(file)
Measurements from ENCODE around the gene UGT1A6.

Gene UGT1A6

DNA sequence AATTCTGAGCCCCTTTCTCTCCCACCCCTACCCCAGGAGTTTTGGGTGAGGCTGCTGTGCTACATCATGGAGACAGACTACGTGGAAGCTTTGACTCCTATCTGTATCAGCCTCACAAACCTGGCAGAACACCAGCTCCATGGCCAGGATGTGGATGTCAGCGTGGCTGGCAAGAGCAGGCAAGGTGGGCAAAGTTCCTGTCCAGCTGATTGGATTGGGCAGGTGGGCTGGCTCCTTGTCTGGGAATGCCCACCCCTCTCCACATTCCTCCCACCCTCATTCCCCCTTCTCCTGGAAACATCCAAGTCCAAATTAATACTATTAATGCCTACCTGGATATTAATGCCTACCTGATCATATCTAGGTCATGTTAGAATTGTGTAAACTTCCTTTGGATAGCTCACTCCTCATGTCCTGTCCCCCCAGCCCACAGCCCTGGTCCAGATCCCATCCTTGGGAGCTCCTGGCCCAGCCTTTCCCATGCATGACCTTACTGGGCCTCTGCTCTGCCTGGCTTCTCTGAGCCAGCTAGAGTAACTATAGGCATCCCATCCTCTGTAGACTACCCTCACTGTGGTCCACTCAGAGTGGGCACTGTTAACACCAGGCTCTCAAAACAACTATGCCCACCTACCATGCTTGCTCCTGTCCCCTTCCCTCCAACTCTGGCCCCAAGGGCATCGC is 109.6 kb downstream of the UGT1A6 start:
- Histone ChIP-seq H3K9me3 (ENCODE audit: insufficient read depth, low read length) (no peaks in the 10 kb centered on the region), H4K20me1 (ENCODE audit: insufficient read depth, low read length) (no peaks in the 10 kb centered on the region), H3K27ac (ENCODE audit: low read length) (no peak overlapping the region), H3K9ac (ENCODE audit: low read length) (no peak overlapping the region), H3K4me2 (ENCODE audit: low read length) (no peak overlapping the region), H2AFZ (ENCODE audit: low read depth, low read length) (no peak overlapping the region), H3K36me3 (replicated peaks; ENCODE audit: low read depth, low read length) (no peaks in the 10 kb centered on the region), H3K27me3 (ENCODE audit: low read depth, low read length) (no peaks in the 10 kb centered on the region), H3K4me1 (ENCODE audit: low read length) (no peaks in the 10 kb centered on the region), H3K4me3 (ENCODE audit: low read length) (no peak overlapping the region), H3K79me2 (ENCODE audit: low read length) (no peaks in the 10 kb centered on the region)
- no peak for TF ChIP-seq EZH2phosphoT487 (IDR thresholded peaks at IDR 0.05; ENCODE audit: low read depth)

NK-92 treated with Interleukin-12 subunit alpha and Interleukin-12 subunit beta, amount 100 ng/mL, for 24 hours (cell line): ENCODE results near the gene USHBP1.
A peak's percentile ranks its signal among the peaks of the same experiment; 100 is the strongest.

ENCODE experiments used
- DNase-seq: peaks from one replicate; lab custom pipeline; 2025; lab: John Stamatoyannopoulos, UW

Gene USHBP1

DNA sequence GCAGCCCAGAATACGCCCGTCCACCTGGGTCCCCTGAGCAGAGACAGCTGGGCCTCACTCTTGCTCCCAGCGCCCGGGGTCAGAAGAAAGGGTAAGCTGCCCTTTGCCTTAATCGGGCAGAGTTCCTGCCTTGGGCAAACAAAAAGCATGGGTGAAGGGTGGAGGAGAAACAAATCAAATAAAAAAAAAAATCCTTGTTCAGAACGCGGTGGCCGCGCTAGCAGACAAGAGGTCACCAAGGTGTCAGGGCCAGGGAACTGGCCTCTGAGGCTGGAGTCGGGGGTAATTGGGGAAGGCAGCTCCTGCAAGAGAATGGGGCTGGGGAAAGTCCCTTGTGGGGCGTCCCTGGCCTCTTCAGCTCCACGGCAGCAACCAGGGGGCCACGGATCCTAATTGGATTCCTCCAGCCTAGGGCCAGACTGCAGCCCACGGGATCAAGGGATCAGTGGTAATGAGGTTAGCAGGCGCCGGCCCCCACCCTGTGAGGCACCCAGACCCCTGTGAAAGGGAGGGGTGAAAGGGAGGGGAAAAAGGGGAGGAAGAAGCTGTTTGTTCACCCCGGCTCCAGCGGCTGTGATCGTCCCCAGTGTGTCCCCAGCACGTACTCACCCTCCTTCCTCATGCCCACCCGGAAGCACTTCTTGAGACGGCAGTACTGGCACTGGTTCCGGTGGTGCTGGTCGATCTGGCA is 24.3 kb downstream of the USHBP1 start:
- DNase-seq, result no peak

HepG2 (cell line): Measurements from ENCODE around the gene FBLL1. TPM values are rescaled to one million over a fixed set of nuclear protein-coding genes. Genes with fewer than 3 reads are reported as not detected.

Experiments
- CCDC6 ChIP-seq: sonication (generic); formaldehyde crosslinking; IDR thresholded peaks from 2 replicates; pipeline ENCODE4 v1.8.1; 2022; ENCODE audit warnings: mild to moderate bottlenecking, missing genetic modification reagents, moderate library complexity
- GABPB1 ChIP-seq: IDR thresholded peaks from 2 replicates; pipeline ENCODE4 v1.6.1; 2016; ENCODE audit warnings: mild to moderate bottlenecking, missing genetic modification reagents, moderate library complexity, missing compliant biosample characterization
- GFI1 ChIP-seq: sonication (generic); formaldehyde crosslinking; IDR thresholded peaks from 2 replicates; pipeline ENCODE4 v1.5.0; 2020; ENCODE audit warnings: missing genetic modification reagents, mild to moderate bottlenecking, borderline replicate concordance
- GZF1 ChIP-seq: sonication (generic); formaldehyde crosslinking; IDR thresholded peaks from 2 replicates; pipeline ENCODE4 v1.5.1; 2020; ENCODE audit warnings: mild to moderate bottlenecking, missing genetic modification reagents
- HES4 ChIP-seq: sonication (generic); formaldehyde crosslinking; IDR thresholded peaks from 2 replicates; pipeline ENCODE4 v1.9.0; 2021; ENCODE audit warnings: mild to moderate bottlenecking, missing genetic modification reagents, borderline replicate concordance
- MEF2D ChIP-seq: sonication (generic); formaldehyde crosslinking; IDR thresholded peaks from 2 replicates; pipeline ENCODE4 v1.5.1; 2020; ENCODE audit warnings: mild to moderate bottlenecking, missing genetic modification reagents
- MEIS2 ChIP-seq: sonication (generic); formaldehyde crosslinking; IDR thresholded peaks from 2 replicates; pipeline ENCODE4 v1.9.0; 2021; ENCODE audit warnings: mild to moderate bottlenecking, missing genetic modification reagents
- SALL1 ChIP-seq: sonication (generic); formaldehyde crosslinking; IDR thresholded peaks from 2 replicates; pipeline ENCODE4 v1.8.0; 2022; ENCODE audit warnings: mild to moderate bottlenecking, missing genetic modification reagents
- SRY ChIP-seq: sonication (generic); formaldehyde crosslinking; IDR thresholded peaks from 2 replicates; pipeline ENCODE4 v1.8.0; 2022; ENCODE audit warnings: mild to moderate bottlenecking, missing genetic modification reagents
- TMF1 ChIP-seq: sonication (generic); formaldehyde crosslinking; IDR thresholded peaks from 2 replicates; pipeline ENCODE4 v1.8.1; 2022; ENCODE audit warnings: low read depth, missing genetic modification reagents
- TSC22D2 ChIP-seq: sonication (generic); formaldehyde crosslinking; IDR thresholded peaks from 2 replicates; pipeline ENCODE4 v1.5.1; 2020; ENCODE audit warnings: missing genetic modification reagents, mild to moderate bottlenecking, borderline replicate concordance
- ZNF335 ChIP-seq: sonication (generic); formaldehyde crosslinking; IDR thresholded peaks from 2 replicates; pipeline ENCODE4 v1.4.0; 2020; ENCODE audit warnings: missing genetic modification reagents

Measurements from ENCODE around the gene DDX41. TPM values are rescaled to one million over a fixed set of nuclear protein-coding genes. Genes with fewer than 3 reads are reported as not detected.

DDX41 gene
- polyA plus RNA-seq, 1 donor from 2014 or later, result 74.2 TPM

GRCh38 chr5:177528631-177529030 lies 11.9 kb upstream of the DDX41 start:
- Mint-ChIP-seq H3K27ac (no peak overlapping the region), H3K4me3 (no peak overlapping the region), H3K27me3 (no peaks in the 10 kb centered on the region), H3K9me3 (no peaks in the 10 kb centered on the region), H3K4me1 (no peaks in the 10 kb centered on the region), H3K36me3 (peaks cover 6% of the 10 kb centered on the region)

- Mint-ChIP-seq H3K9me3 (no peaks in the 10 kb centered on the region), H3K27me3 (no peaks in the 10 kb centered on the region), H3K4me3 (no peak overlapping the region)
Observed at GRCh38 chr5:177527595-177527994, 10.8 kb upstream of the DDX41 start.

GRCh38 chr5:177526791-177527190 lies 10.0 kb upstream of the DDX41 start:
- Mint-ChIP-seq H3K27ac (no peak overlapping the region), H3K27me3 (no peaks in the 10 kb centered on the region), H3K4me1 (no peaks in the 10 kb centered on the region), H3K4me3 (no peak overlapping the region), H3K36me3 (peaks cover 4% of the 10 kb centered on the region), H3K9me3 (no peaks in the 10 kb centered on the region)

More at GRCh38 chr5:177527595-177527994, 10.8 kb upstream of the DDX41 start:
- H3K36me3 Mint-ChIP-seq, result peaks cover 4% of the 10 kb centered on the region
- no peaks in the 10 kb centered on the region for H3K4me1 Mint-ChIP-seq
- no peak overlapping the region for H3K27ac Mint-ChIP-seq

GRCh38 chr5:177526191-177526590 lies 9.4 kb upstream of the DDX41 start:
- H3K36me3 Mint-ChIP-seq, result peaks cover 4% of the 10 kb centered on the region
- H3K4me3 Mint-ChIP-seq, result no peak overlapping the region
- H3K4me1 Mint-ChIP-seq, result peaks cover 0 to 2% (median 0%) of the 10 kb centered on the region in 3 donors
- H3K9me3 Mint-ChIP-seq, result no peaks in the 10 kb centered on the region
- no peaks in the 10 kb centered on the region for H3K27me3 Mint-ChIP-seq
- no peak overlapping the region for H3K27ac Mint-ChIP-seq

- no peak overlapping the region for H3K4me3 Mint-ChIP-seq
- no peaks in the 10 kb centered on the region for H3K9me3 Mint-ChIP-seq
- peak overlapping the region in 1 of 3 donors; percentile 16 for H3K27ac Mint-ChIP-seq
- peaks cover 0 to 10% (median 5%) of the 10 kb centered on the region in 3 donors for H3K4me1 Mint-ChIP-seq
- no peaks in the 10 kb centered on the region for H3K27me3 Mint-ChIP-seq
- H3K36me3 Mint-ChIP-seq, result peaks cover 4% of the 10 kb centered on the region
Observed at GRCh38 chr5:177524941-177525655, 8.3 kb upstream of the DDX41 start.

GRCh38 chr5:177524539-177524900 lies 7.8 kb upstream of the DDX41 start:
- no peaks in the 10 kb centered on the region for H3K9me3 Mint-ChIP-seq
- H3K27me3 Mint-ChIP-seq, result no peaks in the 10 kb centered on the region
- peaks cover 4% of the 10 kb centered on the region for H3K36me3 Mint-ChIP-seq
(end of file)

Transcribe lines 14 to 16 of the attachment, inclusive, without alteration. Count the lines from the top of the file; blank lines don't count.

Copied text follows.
Experiments
- CCDC6 ChIP-seq: sonication (generic); formaldehyde crosslinking; IDR thresholded peaks from 2 replicates; pipeline ENCODE4 v1.8.1; 2022; ENCODE audit warnings: mild to moderate bottlenecking, missing genetic modification reagents, moderate library complexity
- GABPB1 ChIP-seq: IDR thresholded peaks from 2 replicates; pipeline ENCODE4 v1.6.1; 2016; ENCODE audit warnings: mild to moderate bottlenecking, missing genetic modification reagents, moderate library complexity, missing compliant biosample characterization